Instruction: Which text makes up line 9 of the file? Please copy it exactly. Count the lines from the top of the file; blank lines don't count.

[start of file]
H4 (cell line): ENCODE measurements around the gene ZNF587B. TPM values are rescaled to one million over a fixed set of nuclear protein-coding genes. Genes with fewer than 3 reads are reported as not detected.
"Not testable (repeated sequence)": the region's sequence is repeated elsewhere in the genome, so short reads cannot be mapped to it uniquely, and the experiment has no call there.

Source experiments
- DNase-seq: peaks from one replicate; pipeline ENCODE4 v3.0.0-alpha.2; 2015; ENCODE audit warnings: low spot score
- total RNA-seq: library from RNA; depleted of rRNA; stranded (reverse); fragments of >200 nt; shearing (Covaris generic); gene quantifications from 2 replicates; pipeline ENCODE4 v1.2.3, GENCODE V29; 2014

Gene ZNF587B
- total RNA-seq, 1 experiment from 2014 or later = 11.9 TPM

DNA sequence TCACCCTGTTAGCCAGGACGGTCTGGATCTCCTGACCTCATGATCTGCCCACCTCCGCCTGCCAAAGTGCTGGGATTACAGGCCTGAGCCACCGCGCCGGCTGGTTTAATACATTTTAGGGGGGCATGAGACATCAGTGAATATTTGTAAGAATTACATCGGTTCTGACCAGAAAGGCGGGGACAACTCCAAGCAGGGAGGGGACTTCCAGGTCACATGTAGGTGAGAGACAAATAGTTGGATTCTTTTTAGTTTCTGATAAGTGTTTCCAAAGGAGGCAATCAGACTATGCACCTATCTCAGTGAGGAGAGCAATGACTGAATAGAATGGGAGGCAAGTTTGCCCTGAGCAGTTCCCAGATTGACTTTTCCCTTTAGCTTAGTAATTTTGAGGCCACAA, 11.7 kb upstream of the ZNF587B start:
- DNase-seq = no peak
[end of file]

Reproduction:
- DNase-seq = no peak